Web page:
So Many Linux Desktops: Which One is Best?
GNOME in a Nutshell
How do you choose which GNU/Linux desktop to use? No easy answer exists, because the choice is so full of difficulties.
For another, few guides exist, and those you can find online are often outdated. For example, not too many years ago, the consensus was that KDE was easier to use than GNOME and felt more like Windows. Then the KDE 4 series was released. Now, few people would agree that the generality is still true.
In much the same way, comparisons of such elements as the speed of a desktop are next to impossible, because they can vary so greatly with the distribution. In Debian, KDE and Xfce are both extremely quick, while in Kubuntu and Xubuntu (their Ubuntu incarnations) they often seem slower than GNOME.
But the biggest reason that no definitive answer is possible is that the choice of a desktop is highly personal. And no wonder, considering that many of us spend twelve hours a day or more in front of our choice. More than anything else, that's why, when someone new to GNU/Linux asks me what desktop they should use, I answer the same way that I do here, summarizing the general feel and some of the desktop-specific applications, then adding any cultural issues that might affect them.
Regardless of which of the most popular desktops you settle on -- GNOME, KDE, and Xfce -- the choice is too personal to trust to endorsements.
GNOME in a Nutshell
GNOME was started in 1997 because of concerns over KDE licensing. Originally short for GNU Network Object Model Environment, the name no longer stands for anything. Usually, it is pronounced with the first "G" being sounded, making it two syllables.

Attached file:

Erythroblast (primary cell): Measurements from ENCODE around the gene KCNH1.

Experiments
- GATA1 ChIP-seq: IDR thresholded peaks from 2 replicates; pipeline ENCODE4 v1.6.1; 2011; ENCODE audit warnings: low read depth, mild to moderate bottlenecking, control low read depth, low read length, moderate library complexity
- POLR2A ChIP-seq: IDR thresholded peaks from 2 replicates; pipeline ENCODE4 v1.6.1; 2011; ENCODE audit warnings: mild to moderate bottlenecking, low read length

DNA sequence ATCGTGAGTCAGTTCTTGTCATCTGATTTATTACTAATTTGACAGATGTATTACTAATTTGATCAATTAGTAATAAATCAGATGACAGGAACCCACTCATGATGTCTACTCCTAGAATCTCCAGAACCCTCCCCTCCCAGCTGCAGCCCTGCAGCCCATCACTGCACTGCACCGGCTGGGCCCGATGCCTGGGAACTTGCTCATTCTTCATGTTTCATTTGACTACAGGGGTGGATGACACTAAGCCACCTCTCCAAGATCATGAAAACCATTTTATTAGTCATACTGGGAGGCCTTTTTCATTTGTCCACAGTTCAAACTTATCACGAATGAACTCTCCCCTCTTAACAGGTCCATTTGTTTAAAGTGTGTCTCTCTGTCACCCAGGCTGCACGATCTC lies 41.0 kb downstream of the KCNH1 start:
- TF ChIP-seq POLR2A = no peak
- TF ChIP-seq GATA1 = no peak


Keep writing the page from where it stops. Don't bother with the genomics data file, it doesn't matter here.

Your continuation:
While GNOME and its priorities have changed several times in the last twelve years, today GNOME is best known for an emphasis on simple, highly usable designs. The principles behind these designs are summarized in the GNOME Human Interface Designs. When followed, these principles usually result in highly organized menus and a limited set of configuration options.
Combined with the high profile activities of the GNOME Foundation, these designs probably explain why GNOME is the desktop of choice of business in North America, and currently a friendly choice for newcomers. However, others find GNOME too restrictive and too quick to dictate to users how they should use their computers.
Not too long ago, GNOME had fewer applications written for it then KDE, but now that no longer seems true, at least so far as basic applications are concerned. Although GNOME often comes with Epiphany, a Mozilla-based browser, and includes office apps like AbiWord and Gnumeric, most users favor Firefox and OpenOffice.org instead.
At the heart of GNOME are the file-browser Nautilus, which includes a simple but adequate CD-burning feature, and Evolution, GNOME's answer to Window's Outlook. Gedit, GNOME's graphical text editor, is also highly prized by some users, especially when it is pimped out with all the plug-ins that are available for it.
However, the place where GNOME excels the most is one that many users never see -- accessibility. Especially in Orca, GNOME has become the premier system for free software users with visual impairments, many of whom say that, without GNOME, they could never afford to use a computer at all.
One of the controversies in GNOME is the use of Mono, a GNU/Linux version of Microsoft's .NET that many people feel is encumbered by patents that might theoretically be used to damage free software. In most distributions, however, you can use delete applications built with Mono such as Tomboy, F-Spot, and Banshee and replace them with alternatives.
Another uncertainty about GNOME is that, in a less than a year, it is scheduled to roll out GNOME 3.0, a major rewrite of the desktop. So far, little has been published about exactly what the rewrite will look like, but some users worry that it will be a radical rewrite that will lose the user-friendliness of the current releases.
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